Civil rights attorney featured in documentary

June 21, 2010
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From IL reporter Rebecca Berfanger:

Some “First Impressions” readers might remember a blog post about a well attended Indianapolis screening of the film “William Kunstler: Disturbing the Universe.” The documentary is about infamous civil rights attorney William Kuntsler, and was directed and produced by his daughters who grew up hearing about his cases in the 1970s, 1980s, and early 1990s.

Indiana Lawyer covered it because Indianapolis was one of the first cities to show it, thanks to sponsorship from the Indianapolis International Film Festival, the Indianapolis law firm of Waples & Hanger, and the Indianapolis Museum of Art.

For those who missed the Feb. 18 showing at the IMA, which was followed by a lively discussion featuring Indianapolis civil rights attorneys, the film will be aired on PBS stations around the country starting Tuesday.

According to the websites of a few local affiliates, WTIU in Bloomington, which is also available on some Indianapolis satellite providers, WNIT in South Bend, and WFWA in Fort Wayne will air the documentary at 10 p.m. Tuesday. WNIN, available in southwest Indiana, will air the film at 9 p.m. Tuesday. All times are local.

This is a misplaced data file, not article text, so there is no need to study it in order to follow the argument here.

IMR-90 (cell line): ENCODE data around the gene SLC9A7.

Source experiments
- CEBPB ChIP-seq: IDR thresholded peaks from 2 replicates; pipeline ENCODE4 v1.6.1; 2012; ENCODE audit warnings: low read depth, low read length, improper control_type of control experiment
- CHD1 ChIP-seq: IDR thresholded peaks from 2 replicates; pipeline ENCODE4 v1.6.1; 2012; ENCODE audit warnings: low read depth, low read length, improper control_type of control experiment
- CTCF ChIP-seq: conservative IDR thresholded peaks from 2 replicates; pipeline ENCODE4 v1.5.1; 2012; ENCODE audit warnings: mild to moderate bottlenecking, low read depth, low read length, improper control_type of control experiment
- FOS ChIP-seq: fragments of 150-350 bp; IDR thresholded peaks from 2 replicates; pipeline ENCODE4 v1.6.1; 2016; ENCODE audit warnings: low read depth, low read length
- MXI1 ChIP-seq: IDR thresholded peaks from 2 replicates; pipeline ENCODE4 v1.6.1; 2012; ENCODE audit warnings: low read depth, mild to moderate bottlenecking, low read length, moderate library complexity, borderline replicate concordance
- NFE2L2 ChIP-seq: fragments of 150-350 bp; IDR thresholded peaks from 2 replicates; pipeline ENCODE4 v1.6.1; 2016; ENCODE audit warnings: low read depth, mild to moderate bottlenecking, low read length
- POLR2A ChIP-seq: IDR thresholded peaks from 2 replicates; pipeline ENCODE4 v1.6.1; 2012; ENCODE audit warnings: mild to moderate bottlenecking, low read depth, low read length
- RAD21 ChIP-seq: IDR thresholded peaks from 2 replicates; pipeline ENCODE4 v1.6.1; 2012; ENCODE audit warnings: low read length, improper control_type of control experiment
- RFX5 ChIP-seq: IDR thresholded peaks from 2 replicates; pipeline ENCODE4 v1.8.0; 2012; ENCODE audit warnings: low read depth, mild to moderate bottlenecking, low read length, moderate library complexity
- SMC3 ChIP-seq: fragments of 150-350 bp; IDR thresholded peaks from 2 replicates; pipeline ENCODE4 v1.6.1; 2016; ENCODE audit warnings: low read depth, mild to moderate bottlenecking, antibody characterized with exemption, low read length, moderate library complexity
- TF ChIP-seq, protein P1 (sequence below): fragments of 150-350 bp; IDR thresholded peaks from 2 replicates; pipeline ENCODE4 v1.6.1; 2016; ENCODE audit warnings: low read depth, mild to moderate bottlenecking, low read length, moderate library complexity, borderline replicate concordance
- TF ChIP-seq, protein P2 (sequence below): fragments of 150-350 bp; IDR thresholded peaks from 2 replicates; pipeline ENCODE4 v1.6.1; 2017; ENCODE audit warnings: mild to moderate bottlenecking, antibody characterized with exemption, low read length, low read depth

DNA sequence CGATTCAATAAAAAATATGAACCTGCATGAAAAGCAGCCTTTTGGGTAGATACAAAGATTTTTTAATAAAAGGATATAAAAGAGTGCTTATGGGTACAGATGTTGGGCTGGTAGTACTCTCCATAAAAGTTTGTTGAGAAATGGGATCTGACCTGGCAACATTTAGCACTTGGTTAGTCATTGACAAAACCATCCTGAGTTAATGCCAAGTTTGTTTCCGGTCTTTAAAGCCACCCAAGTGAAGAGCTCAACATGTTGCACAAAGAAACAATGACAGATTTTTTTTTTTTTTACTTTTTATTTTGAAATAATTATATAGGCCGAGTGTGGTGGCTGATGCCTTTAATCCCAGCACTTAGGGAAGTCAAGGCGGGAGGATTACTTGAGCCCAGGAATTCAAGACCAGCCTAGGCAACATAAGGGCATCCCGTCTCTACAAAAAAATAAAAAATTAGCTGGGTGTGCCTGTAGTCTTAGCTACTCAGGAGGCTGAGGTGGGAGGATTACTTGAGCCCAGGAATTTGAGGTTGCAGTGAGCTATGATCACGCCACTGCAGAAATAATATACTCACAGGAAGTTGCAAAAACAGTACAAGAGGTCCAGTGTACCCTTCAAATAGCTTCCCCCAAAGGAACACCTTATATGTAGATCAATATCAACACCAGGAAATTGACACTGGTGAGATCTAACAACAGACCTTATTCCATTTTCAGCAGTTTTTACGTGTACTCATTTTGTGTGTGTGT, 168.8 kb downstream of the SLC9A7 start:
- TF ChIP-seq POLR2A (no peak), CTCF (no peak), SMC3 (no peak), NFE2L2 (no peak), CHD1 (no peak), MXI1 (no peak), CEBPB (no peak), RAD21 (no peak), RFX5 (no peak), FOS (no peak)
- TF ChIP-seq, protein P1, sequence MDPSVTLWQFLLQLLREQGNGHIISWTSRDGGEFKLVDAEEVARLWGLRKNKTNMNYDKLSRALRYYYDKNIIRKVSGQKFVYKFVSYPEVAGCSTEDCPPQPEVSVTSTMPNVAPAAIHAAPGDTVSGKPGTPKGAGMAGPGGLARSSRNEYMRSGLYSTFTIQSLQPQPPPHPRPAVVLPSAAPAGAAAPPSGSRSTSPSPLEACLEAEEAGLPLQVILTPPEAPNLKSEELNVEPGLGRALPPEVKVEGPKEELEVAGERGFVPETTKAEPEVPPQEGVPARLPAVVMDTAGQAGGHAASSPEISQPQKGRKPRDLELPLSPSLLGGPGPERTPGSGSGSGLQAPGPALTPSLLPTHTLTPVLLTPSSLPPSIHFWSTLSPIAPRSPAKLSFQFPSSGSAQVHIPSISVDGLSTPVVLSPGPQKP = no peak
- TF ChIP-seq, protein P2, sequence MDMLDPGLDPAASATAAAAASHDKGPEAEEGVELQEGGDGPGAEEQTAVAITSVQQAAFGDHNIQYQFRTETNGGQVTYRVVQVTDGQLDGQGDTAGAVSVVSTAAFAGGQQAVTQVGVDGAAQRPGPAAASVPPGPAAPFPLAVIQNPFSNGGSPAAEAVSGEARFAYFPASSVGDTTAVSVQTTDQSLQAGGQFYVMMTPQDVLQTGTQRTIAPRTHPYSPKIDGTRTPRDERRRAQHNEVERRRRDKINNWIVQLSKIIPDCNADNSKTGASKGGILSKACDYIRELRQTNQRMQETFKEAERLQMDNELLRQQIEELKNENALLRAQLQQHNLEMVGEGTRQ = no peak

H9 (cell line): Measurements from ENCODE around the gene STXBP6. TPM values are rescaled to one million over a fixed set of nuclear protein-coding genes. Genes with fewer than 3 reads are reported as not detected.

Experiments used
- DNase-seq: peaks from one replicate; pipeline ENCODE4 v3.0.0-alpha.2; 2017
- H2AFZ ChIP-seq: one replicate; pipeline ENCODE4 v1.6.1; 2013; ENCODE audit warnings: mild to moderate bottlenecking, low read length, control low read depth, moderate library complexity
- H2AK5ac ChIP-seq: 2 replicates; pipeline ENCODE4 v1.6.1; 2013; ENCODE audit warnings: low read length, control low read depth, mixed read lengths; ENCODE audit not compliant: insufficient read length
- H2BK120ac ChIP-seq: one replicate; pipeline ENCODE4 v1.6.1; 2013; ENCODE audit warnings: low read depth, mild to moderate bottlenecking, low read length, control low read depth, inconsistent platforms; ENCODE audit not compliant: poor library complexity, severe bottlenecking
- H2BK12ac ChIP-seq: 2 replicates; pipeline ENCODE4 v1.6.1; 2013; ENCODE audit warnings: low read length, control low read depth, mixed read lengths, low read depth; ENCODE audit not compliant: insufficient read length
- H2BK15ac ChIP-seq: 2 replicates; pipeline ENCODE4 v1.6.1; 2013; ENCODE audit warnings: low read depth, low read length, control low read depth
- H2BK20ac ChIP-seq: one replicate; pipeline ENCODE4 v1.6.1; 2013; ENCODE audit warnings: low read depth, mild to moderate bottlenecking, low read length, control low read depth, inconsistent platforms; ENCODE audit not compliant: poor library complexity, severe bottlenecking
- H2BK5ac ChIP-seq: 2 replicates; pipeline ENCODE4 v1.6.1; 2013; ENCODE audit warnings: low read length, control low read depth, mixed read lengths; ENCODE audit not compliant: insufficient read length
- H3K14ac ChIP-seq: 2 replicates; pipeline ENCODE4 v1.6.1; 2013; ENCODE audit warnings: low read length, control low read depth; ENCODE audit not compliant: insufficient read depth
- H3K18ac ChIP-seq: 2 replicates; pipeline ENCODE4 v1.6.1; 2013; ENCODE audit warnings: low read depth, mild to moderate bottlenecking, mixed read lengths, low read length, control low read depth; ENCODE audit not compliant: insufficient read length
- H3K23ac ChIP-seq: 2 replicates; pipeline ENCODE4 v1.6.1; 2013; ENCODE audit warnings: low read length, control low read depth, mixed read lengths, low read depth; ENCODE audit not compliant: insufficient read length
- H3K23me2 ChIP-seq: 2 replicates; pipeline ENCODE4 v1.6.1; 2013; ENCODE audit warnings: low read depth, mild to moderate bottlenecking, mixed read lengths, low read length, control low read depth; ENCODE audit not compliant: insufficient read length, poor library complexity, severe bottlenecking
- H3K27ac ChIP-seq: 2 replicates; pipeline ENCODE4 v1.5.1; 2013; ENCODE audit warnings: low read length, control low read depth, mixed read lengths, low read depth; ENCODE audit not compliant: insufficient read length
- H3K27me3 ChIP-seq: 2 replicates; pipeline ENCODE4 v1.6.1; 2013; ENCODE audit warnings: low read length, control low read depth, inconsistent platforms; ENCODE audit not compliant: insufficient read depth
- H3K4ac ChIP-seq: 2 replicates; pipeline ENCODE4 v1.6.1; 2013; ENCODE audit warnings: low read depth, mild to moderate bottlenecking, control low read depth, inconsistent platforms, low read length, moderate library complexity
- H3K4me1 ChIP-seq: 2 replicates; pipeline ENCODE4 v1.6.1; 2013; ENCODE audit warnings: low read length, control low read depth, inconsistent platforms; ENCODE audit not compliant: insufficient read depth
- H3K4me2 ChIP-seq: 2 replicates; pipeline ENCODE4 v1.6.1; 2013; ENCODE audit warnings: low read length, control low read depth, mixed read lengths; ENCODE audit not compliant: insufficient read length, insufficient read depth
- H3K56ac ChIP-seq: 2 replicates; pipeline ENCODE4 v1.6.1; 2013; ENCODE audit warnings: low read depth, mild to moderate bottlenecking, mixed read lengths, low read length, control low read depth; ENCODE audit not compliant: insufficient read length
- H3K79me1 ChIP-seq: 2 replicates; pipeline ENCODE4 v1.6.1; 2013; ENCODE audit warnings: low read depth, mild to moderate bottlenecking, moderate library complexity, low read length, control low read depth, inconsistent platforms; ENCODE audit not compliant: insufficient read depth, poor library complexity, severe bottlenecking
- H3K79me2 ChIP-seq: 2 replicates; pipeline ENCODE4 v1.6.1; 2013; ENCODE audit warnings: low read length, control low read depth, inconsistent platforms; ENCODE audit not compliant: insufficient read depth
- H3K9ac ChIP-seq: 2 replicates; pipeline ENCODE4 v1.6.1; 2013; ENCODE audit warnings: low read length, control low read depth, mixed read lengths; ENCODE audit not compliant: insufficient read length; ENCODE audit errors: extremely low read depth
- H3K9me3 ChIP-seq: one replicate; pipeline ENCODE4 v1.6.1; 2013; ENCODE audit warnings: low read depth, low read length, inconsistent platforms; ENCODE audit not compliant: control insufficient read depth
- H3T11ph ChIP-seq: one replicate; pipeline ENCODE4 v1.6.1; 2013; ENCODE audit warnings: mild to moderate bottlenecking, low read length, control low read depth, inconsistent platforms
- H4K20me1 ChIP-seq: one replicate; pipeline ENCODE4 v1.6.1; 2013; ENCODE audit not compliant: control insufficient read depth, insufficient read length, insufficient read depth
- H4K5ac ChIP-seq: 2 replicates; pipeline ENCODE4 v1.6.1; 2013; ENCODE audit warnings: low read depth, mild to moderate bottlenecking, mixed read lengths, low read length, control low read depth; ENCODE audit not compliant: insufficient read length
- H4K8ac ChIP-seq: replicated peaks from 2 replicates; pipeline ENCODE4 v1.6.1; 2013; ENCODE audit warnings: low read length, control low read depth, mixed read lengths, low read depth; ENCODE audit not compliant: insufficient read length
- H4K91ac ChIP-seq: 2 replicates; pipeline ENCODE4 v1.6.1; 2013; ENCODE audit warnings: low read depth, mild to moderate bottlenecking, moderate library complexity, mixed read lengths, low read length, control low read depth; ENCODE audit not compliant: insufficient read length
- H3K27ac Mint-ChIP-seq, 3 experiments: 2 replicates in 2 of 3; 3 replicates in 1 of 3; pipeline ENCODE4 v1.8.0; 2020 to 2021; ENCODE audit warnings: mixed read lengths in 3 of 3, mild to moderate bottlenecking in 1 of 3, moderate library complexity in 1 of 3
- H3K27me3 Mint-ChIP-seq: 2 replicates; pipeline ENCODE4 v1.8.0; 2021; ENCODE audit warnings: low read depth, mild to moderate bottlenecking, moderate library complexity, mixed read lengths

It is not on the schedule for WFYI in Indianapolis, but it will also be available for viewing online Thursday through Sept. 21.

For those who don’t remember the blog or don’t recognize the name, they’ll at least recognize Kuntsler’s clients: revolutionaries who protested at the 1968 Democratic National Convention in Chicago; inmates who started a riot at Attica prison in New York in 1971 over inhumane living conditions; the American Indian Movement members who demonstrated at Wounded Knee, S.D., in 1973; a man convicted of and later exonerated for allegedly beating and raping a jogger in Central Park in 1989; a house cat named Tyrone who was held for crimes against humanity in a mock trial on TV in 1989; and those accused of bombing the World Trade Center in 1993.

Well, maybe Tyrone isn’t as well known or as controversial as the rest. But he still gets a mention in the film.
 

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  • "Infamous?"
    I think it may be a bit strong to call William Kunstler. According to my old American Heritage dictionary from high school, "infamous" means "having an exceedingly bad reputation, notorious . . .3. convicted of a crime as treason or felony that brings infamy." I hope that is not what you intended about the colorful and controversial Mr. Kunstler.

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  5. Linda, I sure hope you are not seeking a law license, for such eighteenth century sentiments could result in your denial in some jurisdictions minting attorneys for our tolerant and inclusive profession.

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